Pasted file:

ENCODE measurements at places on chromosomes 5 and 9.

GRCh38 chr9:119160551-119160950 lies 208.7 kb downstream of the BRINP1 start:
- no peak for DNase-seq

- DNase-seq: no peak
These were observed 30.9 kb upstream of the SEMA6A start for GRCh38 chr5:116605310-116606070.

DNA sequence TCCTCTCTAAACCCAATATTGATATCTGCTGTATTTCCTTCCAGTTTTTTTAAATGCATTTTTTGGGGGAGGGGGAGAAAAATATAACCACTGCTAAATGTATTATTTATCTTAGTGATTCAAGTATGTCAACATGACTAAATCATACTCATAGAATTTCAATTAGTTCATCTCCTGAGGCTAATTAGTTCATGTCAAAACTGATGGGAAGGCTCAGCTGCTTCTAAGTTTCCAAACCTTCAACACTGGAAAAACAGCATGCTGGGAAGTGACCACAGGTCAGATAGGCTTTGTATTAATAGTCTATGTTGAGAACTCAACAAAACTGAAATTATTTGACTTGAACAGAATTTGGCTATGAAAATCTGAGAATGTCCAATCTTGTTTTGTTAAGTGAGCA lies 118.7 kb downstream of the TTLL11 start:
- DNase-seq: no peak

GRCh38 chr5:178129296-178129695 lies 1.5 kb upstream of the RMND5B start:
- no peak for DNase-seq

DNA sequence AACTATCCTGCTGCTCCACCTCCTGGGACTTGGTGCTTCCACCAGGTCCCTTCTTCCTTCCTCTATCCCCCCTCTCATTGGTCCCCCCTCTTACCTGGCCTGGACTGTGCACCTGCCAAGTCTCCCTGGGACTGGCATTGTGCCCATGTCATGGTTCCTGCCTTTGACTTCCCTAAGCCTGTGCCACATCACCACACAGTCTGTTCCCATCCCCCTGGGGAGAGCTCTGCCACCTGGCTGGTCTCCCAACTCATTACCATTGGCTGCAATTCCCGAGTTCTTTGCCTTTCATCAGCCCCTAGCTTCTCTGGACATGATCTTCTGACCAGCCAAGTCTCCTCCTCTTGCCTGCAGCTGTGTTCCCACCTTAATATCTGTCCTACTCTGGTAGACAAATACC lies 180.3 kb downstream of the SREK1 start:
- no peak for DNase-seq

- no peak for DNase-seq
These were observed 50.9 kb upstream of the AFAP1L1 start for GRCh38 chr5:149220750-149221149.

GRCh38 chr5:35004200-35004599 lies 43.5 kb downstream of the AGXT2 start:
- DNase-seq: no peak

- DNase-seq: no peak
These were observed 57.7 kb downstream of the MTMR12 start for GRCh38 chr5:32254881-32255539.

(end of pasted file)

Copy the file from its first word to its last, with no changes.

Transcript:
ENCODE measurements at places on chromosomes 5 and 9.

GRCh38 chr9:119160551-119160950 lies 208.7 kb downstream of the BRINP1 start:
- no peak for DNase-seq

- DNase-seq: no peak
These were observed 30.9 kb upstream of the SEMA6A start for GRCh38 chr5:116605310-116606070.

DNA sequence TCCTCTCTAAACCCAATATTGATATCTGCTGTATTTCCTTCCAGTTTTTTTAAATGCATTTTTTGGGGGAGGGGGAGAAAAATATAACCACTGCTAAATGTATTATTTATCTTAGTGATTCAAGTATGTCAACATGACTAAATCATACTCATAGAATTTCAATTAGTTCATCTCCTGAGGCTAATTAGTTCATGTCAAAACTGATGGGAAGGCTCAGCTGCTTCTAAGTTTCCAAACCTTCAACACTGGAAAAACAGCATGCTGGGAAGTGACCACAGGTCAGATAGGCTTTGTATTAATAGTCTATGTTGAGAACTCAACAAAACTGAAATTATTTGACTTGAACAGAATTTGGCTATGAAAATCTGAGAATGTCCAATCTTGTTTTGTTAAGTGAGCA lies 118.7 kb downstream of the TTLL11 start:
- DNase-seq: no peak

GRCh38 chr5:178129296-178129695 lies 1.5 kb upstream of the RMND5B start:
- no peak for DNase-seq

DNA sequence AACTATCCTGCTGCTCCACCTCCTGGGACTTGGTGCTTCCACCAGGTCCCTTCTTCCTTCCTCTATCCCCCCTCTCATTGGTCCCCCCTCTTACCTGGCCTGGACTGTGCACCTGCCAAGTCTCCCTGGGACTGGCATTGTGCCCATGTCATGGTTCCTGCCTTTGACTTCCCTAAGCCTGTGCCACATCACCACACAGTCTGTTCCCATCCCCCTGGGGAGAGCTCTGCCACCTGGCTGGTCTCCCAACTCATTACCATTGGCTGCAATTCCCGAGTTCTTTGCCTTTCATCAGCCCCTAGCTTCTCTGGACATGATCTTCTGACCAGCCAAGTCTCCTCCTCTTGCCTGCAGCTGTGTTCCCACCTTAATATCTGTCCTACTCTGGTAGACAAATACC lies 180.3 kb downstream of the SREK1 start:
- no peak for DNase-seq

- no peak for DNase-seq
These were observed 50.9 kb upstream of the AFAP1L1 start for GRCh38 chr5:149220750-149221149.

GRCh38 chr5:35004200-35004599 lies 43.5 kb downstream of the AGXT2 start:
- DNase-seq: no peak

- DNase-seq: no peak
These were observed 57.7 kb downstream of the MTMR12 start for GRCh38 chr5:32254881-32255539.